There is a classic scene in any disaster movie: The tsunami, or earthquake, or alien descends, and everyone runs, screaming.
But while this may be true in some situations, that’s not necessarily a typical reaction to danger. As science journalist Zaria Gorvett wrote for the BBC in 2017, most people are actually slow to move or do anything when they’re in high-stakes circumstances. “The reality is the most natural human response in the face of danger is to simply do nothing,” writes Gorvett.
Of course, there are also some people who seem to be able to remain calm and collected in the most dangerous situations. Rather than freezing, they act quickly and decisively.
So why is it that some people seem to cope better in critical situations, while others become paralyzed and end up putting themselves in greater danger? Fast Company caught up with Russell Shilling, chief scientific officer for the American Psychology Association and a former Navy aerospace experimental psychologist, to find out why.
Your brain on fear
According to Shilling, people’s reactions to danger depend a lot on how they’re wired, what they’ve learned in the past, their exposure to stress, and their preconceived notions of what constitutes danger. “If you’re primed to be afraid of flying, you’re more likely to have a strong reaction to things going on in an airplane, such as turbulence,” Shilling says. However, you might not have the same response in other circumstances, he says. For example, you’ll probably react differently if you’re in a fire.
When people freeze, Shilling says, they’re experiencing a fight or flight response. “You’re trying to find a plan on how to react,” but cognition becomes difficult because your limbic systems aren’t working properly. “You basically look like you’re freezing, but your mind is trying to plan your way through it,” Shilling explains.
Some level of fear, however, can be productive in noncritical situations. When I asked Shilling whether fear manifests differently when we’re in less critical situations—for example, just before a salary negotiation, or when we’re about to speak in front of a large crowd—he says that ultimately, “on the brain level, there are a lot of similarities.” Whether you’re afraid of failing a test or seeing a mountain lion in the wild, your limbic systems work in the same way when you’re experiencing a fight or flight reaction. The difference, Shilling says, is the intensity of the reaction. (Shilling acknowledges that psychologists do have disagreements on this point.)
In less critical situations, he says, while you might get ramped up and experience all the symptoms of fear and stress, “your brain is still operating enough that you’re still functioning.” A fight or flight reaction causes stress, and some level of stress can actually be good for performance. But, as Tim Cannon previously wrote for Fast Company, there is a point to which stress (and fear) becomes counterproductive.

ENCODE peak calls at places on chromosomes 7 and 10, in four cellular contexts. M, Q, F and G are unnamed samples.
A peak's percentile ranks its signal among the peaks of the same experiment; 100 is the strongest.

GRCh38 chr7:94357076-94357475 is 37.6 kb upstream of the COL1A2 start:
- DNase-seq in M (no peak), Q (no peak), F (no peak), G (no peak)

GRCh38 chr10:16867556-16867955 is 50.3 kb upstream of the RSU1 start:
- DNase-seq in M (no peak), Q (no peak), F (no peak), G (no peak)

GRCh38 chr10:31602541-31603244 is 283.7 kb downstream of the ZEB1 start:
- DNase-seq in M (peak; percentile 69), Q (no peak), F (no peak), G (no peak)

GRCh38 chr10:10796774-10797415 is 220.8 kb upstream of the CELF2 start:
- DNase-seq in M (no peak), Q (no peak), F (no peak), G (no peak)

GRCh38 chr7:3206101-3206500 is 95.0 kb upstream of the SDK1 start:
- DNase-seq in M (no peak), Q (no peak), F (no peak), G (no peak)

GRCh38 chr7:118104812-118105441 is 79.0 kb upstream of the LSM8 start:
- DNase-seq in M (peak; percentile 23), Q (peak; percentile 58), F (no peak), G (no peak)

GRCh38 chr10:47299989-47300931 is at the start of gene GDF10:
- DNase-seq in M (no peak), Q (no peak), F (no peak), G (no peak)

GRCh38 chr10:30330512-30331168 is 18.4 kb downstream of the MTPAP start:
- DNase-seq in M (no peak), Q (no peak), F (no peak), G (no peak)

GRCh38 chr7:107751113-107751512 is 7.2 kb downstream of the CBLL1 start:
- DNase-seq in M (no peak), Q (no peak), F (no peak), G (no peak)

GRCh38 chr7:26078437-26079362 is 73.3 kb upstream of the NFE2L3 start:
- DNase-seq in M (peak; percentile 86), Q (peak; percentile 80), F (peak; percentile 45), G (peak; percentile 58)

The importance of preparation
It’s possible some people are inherently more rational and calm in the face of danger, but ultimately, it comes down to their experience and training. Shilling, who spent 22 years as an experimental psychologist in the military, says that much of the training he conducted was geared toward being able to react in a calm and rational way when facing danger. “If you’ve been heavily trained, you’ve already got a set of responses that you’re ready to use, so you don’t have to spend a lot of that time [thinking about what to do]. Your training kicks in.”
Writer and pilot Kim Green echoed this sentiment in a previous article for Fast Company. The reason why pilots are rigorously trained in crisis management, Green explained, is because no matter how competent or skilled one is, when it comes to emergencies, they need to be able to follow systems and checklists without having to think about it. Green wrote, “It’s not that pilots are born preternaturally calm in the face of danger; it’s that we review emergency procedures so many times that they come to seem almost routine. Pilots don’t like surprises, but we learn to be ready for them.”
The impact of negative news exposure
Shilling admits that we’re living in a time where the negative exposure has primed us to be stressed and fearful in statistically low-risk situations. “Being exposed to these events on television on a daily basis really traumatizes us based on our panic response,” he says. “What we need to be doing is to think through these situations. What am I going to do if I’m in one of these situations? How do I think I’m going to react?”
These are questions that pilots, military officials, and firefighters all ask themselves (and are trained to answer), but is a practice that everyone can benefit from adopting. Shilling, for example, has had this discussion with his own family. Before they go to a large event, they set up an emergency plan so that everyone knows what to expect from each other.
The idea, he says, is to be aware of where the nearest exits are, the size of the crowd, and to have some sort of plan—without being overly anxious. He does admit that thinking too much about the worst-case scenario is a double-edged sword, because like fear and stress, there comes a point for when constant planning for the worst can impair your quality of life.
At its core, our tendency to freeze and resort to fight or flight mode the moment we sense any sense of danger (however small) typically stems from a sense of helplessness. Training and preparation, Shilling says, “can give [us] a sense of control.” We can’t always predict how we’ll react in a critical situation, but we can train ourselves to use a set of practices, should we ever find ourselves needing them.